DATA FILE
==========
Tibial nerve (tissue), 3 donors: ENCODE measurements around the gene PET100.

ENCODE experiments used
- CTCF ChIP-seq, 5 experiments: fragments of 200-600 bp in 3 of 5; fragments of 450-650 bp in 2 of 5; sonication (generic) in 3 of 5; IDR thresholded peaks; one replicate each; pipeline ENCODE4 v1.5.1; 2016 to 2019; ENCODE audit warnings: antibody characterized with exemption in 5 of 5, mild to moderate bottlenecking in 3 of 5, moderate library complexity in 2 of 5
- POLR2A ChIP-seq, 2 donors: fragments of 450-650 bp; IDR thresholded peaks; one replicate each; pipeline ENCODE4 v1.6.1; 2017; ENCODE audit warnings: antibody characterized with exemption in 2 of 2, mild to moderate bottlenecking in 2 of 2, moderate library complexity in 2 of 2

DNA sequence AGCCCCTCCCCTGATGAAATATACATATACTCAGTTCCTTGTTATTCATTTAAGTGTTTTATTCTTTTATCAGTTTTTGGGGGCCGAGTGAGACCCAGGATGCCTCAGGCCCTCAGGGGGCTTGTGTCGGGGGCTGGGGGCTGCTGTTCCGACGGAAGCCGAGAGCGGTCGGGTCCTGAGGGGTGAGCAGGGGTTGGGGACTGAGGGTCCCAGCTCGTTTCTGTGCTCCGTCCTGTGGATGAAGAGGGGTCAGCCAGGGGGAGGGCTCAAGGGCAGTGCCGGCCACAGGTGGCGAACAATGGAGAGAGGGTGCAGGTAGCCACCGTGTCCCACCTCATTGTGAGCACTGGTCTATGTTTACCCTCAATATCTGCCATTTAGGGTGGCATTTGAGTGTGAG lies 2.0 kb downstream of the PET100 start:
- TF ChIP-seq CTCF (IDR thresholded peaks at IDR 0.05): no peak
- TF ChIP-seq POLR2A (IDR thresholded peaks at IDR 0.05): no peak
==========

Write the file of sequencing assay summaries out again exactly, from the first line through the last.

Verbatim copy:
Tibial nerve (tissue), 3 donors: ENCODE measurements around the gene PET100.

ENCODE experiments used
- CTCF ChIP-seq, 5 experiments: fragments of 200-600 bp in 3 of 5; fragments of 450-650 bp in 2 of 5; sonication (generic) in 3 of 5; IDR thresholded peaks; one replicate each; pipeline ENCODE4 v1.5.1; 2016 to 2019; ENCODE audit warnings: antibody characterized with exemption in 5 of 5, mild to moderate bottlenecking in 3 of 5, moderate library complexity in 2 of 5
- POLR2A ChIP-seq, 2 donors: fragments of 450-650 bp; IDR thresholded peaks; one replicate each; pipeline ENCODE4 v1.6.1; 2017; ENCODE audit warnings: antibody characterized with exemption in 2 of 2, mild to moderate bottlenecking in 2 of 2, moderate library complexity in 2 of 2

DNA sequence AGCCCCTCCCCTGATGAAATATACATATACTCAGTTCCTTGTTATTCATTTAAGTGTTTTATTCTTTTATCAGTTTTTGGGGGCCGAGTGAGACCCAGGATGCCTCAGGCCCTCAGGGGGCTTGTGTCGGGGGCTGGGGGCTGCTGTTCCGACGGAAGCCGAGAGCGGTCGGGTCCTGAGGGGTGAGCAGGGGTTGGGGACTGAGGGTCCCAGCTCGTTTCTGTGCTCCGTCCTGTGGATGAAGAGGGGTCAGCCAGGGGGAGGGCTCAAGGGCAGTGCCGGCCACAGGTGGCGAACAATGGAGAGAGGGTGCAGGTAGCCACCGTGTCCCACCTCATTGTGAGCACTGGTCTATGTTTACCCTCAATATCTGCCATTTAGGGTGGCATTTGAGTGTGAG lies 2.0 kb downstream of the PET100 start:
- TF ChIP-seq CTCF (IDR thresholded peaks at IDR 0.05): no peak
- TF ChIP-seq POLR2A (IDR thresholded peaks at IDR 0.05): no peak